If the UK was today considering the issue of civil marriages versus civil partnerships for the very first time, only a minority of people (mostly straight) would agree with civil partnerships as an acceptable compromise. In the UK, as in Australia, there is very strong LGBT and heterosexual support for marriage equality.
UK public opinion is overwhelmingly in favour of same-sex marriage. A Populus poll in March 2012 found that 65% of the public believe that: “Gay couples should have an equal right to get married, not just to have civil partnerships.” Only 27% disagreed. This represents a steady increase in public support for marriage equality and a decline in public opposition, compared to the same poll question in 2009.
Most British people now acknowledge that civil partnerships were a compromise, to stave off demands for same-sex civil marriage and to appease the religious right.
Having two separate, mutually exclusive and discriminatory systems – civil marriages and civil partnerships – is seen by more and more people as unnecessary and unjustified. The consensus is that both systems should be open to everyone.
Civil partnerships are viewed as marriages by a minority of people (mostly by those who have had them). They are not publicly or officially recognised as marriages. Nor are they deemed by most people to be on a par with marriage.
One of the biggest practical complaints is that unlike civil marriages UK civil partnerships are not recognised abroad. This means that when civil partners go overseas on holiday, or relocate to another country, they have no legal recognition or rights. This creates serious problems when one partner falls ill, has an accident or dies.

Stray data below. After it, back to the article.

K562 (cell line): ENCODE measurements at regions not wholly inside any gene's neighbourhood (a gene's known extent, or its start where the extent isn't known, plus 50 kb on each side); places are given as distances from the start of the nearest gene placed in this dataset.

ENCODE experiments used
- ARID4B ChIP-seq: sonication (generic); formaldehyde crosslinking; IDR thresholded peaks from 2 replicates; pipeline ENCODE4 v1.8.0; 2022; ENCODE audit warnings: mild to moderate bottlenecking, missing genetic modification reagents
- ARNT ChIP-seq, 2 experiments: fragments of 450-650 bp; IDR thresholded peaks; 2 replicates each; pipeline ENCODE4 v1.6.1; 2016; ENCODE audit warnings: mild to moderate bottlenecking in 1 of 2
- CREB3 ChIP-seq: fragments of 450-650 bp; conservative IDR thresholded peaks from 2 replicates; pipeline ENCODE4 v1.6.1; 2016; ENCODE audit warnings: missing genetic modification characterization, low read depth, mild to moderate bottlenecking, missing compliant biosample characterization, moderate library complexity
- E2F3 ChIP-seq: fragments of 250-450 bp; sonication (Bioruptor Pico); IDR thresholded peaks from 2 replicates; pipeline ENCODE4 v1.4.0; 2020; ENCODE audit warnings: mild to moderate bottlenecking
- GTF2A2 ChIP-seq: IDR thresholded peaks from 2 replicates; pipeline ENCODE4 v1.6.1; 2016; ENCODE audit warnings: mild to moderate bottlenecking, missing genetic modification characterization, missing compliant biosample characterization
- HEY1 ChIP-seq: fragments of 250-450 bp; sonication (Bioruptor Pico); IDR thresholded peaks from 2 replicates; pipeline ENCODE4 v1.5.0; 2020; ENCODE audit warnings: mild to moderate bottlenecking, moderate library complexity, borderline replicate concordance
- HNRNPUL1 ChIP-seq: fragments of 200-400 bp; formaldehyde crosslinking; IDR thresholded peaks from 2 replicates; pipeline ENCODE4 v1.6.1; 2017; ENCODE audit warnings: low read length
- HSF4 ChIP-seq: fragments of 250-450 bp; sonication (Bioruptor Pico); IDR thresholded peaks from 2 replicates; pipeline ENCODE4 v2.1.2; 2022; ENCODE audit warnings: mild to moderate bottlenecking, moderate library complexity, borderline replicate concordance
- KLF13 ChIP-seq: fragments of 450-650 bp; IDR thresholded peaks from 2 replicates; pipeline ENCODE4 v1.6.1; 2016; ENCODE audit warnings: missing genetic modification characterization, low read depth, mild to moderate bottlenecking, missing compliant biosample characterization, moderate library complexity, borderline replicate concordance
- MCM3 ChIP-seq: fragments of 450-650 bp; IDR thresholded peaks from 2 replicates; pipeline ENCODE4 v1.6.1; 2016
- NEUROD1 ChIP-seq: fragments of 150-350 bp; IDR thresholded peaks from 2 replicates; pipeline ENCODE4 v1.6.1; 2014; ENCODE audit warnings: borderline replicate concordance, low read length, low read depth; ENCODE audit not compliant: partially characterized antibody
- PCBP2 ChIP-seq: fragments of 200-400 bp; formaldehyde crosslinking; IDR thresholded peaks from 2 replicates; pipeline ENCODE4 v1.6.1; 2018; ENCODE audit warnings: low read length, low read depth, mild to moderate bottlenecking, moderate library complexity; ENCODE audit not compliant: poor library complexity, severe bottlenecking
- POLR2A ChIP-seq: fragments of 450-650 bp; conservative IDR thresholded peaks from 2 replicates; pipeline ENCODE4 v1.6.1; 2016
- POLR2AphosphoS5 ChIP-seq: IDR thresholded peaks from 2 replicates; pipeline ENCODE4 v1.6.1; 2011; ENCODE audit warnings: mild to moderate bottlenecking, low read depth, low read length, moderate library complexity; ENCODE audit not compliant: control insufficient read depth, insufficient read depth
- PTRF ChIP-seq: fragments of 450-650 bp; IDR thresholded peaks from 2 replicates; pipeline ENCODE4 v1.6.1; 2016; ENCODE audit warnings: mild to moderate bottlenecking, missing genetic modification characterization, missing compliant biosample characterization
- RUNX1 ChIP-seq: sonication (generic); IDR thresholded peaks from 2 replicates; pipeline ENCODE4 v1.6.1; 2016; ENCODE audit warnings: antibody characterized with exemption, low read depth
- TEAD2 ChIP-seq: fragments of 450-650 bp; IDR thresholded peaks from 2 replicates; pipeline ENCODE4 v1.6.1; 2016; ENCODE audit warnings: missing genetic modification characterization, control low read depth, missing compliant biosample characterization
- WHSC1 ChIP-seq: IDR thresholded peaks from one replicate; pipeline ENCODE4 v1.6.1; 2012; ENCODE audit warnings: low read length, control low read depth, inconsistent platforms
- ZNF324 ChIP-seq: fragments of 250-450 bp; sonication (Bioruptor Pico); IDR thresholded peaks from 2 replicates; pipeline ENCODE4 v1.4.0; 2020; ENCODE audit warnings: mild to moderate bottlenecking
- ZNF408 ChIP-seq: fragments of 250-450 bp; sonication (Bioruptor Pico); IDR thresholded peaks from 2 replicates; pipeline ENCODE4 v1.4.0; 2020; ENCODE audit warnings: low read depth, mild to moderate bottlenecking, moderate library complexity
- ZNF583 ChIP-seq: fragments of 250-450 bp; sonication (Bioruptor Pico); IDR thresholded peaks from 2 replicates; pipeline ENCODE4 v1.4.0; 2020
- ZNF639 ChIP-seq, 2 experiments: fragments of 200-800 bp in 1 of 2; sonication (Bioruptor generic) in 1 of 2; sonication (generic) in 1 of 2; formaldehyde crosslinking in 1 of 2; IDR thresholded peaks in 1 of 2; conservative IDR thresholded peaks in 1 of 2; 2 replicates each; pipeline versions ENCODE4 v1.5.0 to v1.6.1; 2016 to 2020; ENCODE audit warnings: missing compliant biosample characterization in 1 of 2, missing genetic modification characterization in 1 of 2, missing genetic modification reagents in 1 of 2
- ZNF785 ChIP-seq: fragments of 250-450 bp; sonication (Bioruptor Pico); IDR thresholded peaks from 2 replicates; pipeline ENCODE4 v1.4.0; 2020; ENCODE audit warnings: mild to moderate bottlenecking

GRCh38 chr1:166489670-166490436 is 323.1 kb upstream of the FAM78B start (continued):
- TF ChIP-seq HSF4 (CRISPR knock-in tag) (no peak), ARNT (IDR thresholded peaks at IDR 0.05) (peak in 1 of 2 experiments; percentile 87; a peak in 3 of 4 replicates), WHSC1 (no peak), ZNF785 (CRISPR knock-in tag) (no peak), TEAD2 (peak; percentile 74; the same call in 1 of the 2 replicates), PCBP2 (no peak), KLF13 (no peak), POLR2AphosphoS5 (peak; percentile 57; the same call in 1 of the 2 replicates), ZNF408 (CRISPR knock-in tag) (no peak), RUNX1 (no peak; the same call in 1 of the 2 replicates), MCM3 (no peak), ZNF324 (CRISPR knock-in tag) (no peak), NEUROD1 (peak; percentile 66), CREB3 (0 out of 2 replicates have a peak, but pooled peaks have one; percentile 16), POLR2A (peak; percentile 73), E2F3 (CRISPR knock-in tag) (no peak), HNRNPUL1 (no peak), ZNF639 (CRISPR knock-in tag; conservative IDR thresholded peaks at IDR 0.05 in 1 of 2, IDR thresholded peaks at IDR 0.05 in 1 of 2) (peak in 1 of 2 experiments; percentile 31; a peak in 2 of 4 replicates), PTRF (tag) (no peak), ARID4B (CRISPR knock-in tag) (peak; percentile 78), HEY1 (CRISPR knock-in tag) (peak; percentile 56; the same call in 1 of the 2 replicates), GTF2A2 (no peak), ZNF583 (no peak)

Not surprisingly, many existing UK civil partners have expressed a wish to convert their civil partnerships into civil marriages when the British government legalises marriage equality. This is further evidence that civil partnerships are perceived by most LGBT people as second best, inferior to marriage and unsatisfactory.
In countries like Australia where there is already majority public support for marriage equality it is hard to see the need or justification for the “stepping stone” of legislating same-sex civil partnerships now and same-sex civil marriages a few years later. Why compromise and deny LGBT citizens equality when the consensus of Australian public opinion favours fairness and equality?
Nevertheless, some Australian politicians continue to insist that UK-style civil partnerships are sufficient for Australian LGBT couples.
This is, I regret, somewhat hypocritical. These politicians would never accept a ban on black people getting married. They would never agree with a law that required black couples to register their relationships through a separate system called civil partnerships.
It would be racist to have separate laws for black and white couples. We’d call it apartheid, like what used to exist in the old South Africa. Well, black people are not banned from marriage in Australia but same-sex couples are.
If a ban on black marriages would provoke an outcry, surely the ban on gay marriages should provoke similar outrage?